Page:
Destroying the French Myth

I know there’s an overlying belief that the French are arrogant–especially if they “refuse” to speak English to an American abroad–but I don’t see it as arrogance. They’re just REALLY proud to be French.

Arc de Triomphe BW

Photo by Alyx Morgan

In fact, the only people I’ve ever heard say they encountered “rude” Frenchmen/women while abroad are the ones who didn’t even TRY to speak the native language during their trip.  My best friend, Nikki, has been all over France (she’s a HUGE cycling junkie & has been to around 10 Tour de France races since I’ve known her), and has never told me that she encountered any rude people over there.  Her accent is horrible (she’ll even admit that), but she says what she can in their native language anyway, and doesn’t have any problems.

Even my mom was treated very nicely the one time she went to Paris with me.  We were sitting in a laundromat and a woman came by and Mom said “pardonez moi” and then “merci beaucoup” to her for reasons that I can’t remember, but that fit the situation perfectly.  Again, my mom doesn’t sound fluent, but she at least made the attempt, and the French lady was very accommodating and friendly in return.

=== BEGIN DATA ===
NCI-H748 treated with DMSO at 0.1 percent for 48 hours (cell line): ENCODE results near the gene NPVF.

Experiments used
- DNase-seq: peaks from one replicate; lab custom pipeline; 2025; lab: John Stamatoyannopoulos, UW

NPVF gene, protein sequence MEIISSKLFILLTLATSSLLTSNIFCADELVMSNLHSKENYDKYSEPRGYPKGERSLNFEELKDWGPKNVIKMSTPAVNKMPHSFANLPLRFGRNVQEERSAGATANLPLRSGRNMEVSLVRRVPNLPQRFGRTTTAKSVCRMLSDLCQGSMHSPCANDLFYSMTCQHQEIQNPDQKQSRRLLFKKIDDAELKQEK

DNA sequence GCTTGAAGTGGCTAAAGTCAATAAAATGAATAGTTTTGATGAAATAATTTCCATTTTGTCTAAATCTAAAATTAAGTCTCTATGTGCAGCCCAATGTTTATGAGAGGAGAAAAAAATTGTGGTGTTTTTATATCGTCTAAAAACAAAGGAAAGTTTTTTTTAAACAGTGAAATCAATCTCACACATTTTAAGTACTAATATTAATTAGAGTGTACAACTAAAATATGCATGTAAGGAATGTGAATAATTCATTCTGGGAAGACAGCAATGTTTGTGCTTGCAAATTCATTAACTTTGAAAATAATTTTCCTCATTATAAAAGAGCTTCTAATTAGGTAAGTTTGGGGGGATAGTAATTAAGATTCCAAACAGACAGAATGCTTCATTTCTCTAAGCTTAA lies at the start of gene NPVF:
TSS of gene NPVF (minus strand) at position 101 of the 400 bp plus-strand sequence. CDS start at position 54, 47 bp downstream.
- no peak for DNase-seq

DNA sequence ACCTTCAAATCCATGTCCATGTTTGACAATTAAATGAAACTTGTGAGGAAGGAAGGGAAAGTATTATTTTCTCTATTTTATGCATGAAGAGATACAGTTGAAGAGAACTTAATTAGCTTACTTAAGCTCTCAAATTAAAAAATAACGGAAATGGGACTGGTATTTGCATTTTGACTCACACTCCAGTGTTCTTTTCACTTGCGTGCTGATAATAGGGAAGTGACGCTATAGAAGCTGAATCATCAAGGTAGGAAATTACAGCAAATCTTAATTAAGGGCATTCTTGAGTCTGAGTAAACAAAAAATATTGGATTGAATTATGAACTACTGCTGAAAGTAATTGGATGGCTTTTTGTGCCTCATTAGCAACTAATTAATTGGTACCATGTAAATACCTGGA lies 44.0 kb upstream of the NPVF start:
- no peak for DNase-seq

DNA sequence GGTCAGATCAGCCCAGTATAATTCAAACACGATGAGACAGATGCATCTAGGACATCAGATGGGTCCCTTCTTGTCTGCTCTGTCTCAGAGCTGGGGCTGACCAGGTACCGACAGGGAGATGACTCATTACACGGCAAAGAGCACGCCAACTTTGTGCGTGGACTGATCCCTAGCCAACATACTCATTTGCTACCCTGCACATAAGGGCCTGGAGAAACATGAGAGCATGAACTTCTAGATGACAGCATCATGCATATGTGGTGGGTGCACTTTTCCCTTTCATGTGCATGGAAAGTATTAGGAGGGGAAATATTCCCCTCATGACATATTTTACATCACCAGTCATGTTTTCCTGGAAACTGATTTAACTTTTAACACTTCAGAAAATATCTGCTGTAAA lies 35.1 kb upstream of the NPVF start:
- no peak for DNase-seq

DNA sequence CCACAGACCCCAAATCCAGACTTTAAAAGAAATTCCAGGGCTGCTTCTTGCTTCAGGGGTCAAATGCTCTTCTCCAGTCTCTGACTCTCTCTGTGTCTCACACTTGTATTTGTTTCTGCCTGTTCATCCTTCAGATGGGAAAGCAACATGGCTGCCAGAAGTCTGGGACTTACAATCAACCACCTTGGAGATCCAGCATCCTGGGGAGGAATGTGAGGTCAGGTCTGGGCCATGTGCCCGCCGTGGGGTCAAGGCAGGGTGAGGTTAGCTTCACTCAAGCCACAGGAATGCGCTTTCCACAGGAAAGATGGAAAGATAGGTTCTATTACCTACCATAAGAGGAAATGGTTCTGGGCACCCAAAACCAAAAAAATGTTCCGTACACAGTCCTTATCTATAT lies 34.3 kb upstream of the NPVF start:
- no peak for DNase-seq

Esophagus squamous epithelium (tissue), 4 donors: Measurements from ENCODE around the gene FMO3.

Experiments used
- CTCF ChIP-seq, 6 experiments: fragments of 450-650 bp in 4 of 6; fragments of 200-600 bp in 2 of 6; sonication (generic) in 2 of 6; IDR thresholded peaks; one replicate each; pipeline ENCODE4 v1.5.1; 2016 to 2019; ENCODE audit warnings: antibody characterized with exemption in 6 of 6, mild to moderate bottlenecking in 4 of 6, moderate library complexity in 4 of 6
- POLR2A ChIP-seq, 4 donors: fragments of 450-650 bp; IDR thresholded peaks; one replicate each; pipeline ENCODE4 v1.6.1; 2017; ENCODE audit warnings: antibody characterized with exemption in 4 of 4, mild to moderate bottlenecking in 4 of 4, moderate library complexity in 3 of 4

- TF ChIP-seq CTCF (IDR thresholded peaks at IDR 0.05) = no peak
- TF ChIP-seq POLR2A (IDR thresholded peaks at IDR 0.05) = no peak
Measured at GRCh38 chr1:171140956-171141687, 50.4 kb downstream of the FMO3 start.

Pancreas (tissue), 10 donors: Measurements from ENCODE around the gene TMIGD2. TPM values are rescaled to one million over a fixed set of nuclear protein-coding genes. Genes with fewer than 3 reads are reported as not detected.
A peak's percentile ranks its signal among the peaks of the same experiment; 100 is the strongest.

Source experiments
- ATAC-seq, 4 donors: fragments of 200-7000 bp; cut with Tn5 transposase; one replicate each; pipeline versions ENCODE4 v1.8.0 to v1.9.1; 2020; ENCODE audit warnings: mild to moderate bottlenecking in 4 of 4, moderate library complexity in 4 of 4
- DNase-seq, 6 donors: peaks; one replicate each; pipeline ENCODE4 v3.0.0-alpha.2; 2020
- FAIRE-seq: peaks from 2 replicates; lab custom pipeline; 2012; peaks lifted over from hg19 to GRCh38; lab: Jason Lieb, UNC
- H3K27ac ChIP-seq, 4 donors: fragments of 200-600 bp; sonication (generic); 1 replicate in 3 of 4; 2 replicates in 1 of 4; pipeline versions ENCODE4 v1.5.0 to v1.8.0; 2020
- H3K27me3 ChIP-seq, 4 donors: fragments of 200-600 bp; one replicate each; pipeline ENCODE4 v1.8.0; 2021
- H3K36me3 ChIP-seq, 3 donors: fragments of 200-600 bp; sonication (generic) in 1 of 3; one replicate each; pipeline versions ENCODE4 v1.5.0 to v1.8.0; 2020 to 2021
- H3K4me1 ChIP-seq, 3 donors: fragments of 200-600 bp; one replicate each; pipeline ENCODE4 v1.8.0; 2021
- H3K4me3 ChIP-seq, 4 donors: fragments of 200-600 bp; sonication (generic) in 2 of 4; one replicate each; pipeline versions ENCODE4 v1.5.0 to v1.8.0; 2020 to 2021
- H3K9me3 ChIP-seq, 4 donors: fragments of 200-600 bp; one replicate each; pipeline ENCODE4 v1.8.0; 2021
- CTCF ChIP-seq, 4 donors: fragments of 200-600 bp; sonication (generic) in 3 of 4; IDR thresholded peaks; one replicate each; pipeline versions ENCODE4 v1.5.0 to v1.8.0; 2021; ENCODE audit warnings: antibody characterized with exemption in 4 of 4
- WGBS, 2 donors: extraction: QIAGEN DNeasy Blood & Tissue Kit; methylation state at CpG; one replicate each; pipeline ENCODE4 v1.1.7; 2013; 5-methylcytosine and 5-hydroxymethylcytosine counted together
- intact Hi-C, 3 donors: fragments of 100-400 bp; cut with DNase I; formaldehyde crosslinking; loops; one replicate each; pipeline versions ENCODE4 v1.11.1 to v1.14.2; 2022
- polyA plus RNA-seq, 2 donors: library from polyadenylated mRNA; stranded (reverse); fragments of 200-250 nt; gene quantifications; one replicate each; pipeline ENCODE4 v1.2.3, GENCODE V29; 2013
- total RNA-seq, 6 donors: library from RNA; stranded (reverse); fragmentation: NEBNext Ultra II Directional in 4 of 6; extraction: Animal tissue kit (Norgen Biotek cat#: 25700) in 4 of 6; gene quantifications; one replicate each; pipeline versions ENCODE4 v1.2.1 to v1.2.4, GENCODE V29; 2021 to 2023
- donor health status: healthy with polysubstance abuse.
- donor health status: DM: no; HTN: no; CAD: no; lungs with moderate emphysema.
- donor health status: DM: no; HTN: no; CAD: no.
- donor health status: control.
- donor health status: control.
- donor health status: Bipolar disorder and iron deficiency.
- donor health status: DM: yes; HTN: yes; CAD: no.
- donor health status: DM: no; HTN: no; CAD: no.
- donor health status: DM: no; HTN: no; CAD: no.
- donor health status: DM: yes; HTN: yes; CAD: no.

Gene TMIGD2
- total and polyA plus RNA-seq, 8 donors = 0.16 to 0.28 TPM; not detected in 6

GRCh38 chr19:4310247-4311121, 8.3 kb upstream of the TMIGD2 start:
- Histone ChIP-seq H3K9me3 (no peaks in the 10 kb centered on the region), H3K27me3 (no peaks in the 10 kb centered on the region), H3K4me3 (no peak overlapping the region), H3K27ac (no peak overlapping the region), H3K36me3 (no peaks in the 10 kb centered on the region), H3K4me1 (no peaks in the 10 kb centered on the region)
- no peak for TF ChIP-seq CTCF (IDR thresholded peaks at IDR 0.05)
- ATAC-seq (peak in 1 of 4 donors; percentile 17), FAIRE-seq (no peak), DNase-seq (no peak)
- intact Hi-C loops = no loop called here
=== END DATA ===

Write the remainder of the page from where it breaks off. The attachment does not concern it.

There’s this pervasive opinion here in America that EVERYONE should speak English to travelers, just because other countries are taught it in schools.  But I personally think it’s the height of rudeness to vacation in another country with that attitude.  How much do we hate it when someone comes over here and doesn’t speak English?

I know I’ve often complained when I go through a Drive-Thru and have to repeat my order multiple times, because the person at the other end of the squawk box has a limited amount of English in their repertoire.  Yes, I’ll admit that I’m high maintenance and sometimes order off the menu, but English speaking people would understand that when I say “no dairy,” it means the same as “no cheese,” or “no sour cream.”  And yes, I understand that it’s ridiculous to expect someone working at a Taco Bell to be able to think outside the box (with all ironic references to their ad campaign fully intended), but it’s definitely worse when they have a very small grasp of our language.

I’ve even been on the receiving end of this, where someone was offended that I didn’t know enough of his native language while he was visiting here in America.  I was working at Walt Disney World and this Hispanic-looking man came up to my register and I spoke the few chit-chatty phrases I know in Spanish:  Buenos dias, Como estas?  He answered them in kind and then proceeded to give me his order, still in Spanish.  When I apologized and said (with a smile) that I didn’t know any more than I’d already said, he actually responded with, “Why not?  I’m visiting your country, so you should know my language.”